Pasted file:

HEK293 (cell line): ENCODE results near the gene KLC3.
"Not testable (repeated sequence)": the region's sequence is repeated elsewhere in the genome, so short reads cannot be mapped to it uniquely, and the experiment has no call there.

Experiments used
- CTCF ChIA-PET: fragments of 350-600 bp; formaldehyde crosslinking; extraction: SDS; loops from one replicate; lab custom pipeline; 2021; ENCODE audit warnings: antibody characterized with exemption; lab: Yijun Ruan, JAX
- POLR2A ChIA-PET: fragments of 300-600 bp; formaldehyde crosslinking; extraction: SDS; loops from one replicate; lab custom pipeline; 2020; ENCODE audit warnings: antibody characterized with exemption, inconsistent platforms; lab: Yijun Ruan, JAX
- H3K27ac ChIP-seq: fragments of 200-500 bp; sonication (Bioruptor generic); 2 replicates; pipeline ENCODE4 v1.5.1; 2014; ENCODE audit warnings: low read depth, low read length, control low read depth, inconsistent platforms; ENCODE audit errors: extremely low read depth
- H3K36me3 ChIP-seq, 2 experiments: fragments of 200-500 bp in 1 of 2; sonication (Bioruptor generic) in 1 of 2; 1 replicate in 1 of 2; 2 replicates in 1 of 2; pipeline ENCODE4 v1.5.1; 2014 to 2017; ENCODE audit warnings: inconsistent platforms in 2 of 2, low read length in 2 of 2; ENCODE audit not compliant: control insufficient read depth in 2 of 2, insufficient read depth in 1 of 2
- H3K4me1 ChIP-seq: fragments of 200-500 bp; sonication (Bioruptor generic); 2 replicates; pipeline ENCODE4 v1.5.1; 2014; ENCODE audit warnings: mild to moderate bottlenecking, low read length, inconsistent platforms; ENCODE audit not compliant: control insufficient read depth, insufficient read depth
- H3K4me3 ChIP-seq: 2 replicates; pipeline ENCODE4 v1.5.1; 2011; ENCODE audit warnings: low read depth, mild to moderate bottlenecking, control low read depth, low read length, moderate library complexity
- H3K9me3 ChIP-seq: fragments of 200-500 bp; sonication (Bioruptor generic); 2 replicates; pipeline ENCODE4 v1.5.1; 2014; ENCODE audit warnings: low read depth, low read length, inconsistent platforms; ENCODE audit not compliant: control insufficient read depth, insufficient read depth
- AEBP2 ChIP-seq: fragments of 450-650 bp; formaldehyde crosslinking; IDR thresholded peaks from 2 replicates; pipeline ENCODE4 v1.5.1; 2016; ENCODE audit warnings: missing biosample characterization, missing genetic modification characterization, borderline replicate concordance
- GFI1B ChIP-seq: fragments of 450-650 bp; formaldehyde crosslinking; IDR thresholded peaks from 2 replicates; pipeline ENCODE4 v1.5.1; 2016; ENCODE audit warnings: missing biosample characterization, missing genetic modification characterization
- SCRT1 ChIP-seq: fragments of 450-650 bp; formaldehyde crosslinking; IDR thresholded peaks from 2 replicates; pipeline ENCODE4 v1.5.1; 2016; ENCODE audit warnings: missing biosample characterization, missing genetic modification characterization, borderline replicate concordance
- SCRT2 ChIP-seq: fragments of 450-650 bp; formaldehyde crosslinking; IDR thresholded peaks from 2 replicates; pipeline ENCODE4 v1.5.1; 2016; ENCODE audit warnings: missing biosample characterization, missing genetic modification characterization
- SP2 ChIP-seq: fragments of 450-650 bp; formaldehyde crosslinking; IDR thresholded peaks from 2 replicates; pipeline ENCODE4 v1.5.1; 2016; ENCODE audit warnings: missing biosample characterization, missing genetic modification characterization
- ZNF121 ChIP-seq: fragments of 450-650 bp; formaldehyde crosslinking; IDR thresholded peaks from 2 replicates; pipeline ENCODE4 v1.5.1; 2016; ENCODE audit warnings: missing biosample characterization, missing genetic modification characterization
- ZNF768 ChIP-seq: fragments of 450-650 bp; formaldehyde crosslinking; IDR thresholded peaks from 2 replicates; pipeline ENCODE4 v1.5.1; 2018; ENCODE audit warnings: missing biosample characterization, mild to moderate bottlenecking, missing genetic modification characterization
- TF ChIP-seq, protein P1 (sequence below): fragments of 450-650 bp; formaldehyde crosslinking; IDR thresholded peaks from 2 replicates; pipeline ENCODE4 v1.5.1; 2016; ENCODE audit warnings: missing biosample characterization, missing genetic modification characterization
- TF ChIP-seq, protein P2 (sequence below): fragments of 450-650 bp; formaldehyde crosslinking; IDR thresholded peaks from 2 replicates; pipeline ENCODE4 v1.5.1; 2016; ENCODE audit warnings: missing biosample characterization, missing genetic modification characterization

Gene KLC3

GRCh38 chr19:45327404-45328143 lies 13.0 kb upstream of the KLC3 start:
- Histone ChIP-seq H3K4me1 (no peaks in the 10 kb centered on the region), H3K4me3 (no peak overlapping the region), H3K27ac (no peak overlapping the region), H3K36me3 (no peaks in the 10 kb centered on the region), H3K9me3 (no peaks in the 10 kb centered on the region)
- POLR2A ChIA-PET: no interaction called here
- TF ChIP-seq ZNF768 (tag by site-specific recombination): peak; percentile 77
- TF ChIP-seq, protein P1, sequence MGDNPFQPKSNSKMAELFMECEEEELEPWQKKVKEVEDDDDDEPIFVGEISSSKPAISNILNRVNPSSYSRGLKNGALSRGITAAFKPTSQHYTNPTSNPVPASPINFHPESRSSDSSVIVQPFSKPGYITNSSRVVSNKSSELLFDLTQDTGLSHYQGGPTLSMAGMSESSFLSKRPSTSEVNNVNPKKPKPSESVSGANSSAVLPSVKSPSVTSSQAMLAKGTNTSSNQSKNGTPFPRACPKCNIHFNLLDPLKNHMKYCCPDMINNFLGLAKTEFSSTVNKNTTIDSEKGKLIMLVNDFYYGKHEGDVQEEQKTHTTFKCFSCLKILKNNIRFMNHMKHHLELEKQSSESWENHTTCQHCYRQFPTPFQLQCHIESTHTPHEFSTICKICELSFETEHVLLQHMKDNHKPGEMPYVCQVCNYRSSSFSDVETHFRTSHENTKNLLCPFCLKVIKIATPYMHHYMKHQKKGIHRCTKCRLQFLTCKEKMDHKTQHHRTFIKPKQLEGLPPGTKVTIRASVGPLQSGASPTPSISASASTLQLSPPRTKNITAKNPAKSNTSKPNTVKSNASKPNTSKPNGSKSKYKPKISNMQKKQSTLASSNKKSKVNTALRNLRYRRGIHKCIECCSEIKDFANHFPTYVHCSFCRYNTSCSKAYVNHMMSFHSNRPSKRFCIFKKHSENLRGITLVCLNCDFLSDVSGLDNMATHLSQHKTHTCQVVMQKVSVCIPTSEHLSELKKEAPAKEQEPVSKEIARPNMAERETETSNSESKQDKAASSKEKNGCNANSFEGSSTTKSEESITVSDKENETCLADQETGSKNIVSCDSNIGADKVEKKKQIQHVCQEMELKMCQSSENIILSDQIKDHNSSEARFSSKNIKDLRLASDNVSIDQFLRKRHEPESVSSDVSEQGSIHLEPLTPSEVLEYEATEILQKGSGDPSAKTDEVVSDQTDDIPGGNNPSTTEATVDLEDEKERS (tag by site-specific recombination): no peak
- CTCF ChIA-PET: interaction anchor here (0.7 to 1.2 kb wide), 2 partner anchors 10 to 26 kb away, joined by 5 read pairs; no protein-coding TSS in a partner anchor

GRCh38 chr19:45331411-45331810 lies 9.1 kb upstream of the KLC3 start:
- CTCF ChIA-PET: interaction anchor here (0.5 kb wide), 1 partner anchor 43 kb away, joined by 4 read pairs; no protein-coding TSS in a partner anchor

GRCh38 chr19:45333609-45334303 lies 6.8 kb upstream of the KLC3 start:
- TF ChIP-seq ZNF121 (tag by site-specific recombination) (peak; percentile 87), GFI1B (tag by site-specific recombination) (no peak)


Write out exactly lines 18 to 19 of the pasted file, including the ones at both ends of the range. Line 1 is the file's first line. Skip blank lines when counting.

- TF ChIP-seq, protein P1 (sequence below): fragments of 450-650 bp; formaldehyde crosslinking; IDR thresholded peaks from 2 replicates; pipeline ENCODE4 v1.5.1; 2016; ENCODE audit warnings: missing biosample characterization, missing genetic modification characterization
- TF ChIP-seq, protein P2 (sequence below): fragments of 450-650 bp; formaldehyde crosslinking; IDR thresholded peaks from 2 replicates; pipeline ENCODE4 v1.5.1; 2016; ENCODE audit warnings: missing biosample characterization, missing genetic modification characterization